Closing thoughts

The Food and Drug Administration assessed the sugar question, what is the limit on sugar, back in 1986. Since then the last time an agency of the federal government looked into the question of sugar and health in any detail was in 2005, in a report by the Institute of Medicine, a branch of the National Academies. They concluded that there is a lack of scientific agreement about the number of sugars that can be consumed in a healthy diet and that is the same response they gave is 1986.

Cigarette timeline:

1800’s: Cigarettes become popular

1965: required caution labels saying smoking might be harmful, small print

1967: “Warning: Cigarette Smoking Is Dangerous to Health and May Cause

Death from Cancer and Other Diseases.”

1981: Surgeon General warnings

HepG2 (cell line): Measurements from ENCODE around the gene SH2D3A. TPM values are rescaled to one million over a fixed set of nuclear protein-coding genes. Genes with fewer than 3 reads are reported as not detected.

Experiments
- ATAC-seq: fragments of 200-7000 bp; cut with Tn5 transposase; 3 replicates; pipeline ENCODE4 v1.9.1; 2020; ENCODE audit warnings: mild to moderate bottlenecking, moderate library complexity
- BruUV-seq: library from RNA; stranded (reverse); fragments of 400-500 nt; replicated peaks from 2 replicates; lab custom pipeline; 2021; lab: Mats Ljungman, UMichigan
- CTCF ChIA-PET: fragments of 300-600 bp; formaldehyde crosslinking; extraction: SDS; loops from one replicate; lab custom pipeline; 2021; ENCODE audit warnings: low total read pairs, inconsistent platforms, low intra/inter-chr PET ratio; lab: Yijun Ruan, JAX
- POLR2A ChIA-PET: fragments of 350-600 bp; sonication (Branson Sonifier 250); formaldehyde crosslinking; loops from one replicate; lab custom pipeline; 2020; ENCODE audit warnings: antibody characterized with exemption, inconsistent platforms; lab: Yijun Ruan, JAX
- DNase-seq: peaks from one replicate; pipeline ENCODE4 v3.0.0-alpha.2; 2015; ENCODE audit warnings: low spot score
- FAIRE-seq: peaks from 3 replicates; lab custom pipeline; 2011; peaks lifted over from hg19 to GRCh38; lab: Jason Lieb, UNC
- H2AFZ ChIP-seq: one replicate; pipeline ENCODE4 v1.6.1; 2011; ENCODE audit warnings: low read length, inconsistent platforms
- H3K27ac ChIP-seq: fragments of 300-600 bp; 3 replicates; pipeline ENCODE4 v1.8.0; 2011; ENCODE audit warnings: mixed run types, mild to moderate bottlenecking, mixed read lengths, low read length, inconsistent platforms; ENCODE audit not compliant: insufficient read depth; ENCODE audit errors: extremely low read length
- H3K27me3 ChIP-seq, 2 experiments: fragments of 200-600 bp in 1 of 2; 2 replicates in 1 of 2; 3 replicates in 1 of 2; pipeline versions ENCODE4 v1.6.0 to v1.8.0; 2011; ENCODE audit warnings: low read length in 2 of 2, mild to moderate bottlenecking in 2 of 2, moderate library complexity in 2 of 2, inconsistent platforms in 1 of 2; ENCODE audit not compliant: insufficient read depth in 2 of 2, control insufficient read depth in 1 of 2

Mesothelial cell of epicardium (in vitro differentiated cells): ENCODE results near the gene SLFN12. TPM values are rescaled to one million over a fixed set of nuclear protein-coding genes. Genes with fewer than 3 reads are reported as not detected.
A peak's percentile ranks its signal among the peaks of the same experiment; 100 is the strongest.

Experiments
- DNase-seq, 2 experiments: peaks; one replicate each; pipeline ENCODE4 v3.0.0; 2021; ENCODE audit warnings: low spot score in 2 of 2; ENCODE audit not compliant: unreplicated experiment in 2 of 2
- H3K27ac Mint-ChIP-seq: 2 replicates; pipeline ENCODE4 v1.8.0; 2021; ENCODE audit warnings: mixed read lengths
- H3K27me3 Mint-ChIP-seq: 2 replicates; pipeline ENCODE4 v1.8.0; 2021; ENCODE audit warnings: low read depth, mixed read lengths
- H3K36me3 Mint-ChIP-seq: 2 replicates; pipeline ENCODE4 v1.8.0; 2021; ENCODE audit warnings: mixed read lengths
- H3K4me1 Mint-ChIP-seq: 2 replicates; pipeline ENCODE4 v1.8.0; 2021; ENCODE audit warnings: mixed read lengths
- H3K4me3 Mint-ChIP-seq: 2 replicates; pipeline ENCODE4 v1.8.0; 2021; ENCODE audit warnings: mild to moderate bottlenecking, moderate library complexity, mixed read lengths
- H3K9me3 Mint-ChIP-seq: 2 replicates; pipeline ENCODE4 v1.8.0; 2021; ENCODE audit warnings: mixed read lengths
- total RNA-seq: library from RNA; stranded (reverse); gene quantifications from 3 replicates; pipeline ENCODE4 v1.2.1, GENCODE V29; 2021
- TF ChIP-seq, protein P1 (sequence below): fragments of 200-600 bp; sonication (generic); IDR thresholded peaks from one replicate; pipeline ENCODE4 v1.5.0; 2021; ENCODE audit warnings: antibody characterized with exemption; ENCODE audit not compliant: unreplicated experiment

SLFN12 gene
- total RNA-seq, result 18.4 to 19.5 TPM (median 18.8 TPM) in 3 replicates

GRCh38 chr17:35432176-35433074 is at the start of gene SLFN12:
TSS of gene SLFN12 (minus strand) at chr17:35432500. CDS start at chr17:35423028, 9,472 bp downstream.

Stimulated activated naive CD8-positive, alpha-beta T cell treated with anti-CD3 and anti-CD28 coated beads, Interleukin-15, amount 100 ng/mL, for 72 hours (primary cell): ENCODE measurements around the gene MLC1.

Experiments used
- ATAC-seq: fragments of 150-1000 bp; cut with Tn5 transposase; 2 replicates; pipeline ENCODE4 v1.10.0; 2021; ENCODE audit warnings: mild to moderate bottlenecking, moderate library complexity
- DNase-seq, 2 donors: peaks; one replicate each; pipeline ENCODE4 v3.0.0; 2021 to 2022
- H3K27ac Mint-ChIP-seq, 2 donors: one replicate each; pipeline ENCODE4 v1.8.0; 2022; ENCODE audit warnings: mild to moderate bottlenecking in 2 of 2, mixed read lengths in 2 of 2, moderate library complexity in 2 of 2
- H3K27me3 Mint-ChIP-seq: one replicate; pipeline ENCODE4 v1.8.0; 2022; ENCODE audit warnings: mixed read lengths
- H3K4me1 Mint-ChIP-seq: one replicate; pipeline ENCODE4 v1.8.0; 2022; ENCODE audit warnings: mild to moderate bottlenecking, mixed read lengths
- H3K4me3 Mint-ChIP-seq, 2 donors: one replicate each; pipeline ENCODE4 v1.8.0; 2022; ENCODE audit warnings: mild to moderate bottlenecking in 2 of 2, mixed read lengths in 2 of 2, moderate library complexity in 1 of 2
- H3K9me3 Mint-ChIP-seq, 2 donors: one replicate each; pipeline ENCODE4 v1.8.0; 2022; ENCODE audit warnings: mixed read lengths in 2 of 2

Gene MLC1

1986: law required labels saying the smoking may cause mouth cancer 

It took over 100 years for cigarettes to get recognized as clearly carcinogenic and deadly. When will other truths come out?

 

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References

  1. https://www.ncbi.nlm.nih.gov/pubmed/18703413
  2. https://chriskresser.com/is-refined-sugar-really-toxic/
  3. https://mindfulmindset.life/blogs/wellness/metabolic-syndrome-is-your-body-at-risk
  4. https://www.healthline.com/nutrition/why-high-fructose-corn-syrup-is-bad
  5. https://www.healthline.com/nutrition/why-is-fructose-bad-for-you#section3
  6. https://www.niddk.nih.gov/health-information/health-statistics/overweight-obesity
  7. https://www.nature.com/articles/482027a
  8. https://www.nytimes.com/2011/04/17/magazine/mag-17Sugar-t.html
  9. https://www.scientificamerican.com/article/how-sugar-and-fat-trick-the-brain-into-wanting-more-food/
  10. https://www.healthline.com/nutrition/sucrose-glucose-fructose#what-are-they